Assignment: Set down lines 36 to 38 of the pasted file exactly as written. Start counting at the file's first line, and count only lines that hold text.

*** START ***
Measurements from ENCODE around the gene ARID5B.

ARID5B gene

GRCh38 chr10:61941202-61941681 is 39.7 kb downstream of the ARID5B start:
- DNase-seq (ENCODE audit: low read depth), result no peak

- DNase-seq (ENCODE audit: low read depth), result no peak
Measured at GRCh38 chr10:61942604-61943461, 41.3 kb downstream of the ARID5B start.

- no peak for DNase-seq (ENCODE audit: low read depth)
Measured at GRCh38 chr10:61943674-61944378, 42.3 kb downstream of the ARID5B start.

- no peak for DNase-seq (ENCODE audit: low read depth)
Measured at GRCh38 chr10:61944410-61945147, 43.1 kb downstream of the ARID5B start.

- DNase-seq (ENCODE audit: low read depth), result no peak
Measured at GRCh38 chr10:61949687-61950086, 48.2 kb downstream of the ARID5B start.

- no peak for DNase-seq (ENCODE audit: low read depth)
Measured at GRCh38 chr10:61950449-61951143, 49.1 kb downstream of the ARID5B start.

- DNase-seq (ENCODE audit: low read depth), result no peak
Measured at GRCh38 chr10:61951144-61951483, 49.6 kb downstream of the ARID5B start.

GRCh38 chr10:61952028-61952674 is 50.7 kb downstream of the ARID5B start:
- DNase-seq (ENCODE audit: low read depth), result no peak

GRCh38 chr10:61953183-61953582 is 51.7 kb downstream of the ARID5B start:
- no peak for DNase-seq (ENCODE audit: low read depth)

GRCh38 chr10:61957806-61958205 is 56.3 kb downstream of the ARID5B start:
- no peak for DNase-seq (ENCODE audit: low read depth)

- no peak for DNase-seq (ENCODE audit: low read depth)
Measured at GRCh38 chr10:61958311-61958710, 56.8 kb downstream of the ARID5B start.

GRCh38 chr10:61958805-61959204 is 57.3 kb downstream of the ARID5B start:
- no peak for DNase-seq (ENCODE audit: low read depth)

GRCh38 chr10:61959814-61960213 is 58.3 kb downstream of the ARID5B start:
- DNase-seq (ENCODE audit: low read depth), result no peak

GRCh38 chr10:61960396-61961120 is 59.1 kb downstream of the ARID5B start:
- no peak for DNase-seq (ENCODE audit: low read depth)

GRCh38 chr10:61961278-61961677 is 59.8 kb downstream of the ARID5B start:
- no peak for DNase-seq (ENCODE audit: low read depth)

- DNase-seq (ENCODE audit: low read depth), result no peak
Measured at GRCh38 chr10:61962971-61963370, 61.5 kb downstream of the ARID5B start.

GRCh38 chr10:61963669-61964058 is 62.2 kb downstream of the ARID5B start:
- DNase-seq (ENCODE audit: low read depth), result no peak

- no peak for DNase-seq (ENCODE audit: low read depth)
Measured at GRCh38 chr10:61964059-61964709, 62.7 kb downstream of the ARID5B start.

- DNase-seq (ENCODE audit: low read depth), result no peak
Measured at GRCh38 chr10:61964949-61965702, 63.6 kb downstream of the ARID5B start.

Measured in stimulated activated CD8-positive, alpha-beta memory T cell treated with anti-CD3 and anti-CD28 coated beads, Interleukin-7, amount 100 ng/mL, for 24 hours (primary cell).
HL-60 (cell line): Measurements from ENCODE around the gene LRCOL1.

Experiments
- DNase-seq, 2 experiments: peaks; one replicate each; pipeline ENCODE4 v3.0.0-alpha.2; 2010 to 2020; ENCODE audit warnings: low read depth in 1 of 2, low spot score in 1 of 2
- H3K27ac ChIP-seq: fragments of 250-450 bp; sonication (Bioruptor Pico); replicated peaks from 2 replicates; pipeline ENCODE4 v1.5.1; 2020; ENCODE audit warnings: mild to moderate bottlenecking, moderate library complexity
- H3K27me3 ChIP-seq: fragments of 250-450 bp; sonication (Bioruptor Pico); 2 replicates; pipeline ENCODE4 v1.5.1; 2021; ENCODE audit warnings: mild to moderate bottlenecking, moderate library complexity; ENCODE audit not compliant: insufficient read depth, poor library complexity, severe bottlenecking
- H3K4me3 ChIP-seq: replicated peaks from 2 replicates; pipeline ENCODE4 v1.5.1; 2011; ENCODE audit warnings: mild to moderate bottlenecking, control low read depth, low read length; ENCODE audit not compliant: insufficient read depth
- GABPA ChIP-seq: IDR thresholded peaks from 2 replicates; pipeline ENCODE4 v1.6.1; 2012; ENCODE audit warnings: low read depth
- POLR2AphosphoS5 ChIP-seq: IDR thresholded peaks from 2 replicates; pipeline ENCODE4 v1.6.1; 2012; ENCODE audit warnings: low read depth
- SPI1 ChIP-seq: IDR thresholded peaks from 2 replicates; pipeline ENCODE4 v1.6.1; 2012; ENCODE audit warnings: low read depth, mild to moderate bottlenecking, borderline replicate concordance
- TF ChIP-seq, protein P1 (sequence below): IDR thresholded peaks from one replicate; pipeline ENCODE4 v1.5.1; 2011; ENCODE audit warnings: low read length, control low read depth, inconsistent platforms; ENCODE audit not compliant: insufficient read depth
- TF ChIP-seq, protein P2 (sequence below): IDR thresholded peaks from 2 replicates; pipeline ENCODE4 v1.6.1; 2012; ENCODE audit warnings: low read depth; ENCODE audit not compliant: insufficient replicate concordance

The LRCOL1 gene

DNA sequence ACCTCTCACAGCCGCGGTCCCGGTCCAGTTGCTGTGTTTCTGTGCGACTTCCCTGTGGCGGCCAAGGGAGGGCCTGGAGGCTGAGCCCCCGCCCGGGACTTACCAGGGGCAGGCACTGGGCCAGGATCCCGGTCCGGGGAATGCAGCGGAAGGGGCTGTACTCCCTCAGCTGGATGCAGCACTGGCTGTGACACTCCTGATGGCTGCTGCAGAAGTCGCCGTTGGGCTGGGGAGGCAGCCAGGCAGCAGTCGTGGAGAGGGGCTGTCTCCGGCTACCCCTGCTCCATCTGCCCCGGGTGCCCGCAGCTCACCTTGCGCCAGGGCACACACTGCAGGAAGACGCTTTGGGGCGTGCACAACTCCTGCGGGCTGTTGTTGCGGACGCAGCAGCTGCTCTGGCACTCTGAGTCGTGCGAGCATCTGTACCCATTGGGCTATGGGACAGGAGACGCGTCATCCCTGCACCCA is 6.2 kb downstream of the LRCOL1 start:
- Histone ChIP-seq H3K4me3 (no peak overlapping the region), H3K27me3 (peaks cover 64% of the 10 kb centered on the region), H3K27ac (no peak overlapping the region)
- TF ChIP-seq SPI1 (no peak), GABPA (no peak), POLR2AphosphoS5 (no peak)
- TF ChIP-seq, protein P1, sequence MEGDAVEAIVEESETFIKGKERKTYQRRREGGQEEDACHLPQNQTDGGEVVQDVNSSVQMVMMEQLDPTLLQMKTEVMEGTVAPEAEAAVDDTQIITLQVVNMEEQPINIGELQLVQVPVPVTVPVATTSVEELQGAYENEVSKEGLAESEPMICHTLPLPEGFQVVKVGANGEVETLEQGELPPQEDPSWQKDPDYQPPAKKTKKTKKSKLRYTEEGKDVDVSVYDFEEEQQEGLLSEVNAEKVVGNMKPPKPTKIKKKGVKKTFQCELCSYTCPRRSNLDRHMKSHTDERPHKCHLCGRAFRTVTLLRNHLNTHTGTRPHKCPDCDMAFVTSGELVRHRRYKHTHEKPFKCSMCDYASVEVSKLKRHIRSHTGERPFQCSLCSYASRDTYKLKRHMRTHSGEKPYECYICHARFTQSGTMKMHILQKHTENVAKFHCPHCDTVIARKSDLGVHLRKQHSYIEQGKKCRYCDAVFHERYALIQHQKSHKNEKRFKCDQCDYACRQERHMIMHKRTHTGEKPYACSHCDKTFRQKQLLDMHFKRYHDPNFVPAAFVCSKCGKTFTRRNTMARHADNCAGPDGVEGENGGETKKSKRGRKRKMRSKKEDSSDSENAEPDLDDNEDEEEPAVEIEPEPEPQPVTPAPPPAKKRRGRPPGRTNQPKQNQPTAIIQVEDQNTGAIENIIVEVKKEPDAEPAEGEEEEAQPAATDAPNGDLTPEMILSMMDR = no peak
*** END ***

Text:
- DNase-seq (ENCODE audit: low read depth), result no peak

- no peak for DNase-seq (ENCODE audit: low read depth)
Measured at GRCh38 chr10:61964059-61964709, 62.7 kb downstream of the ARID5B start.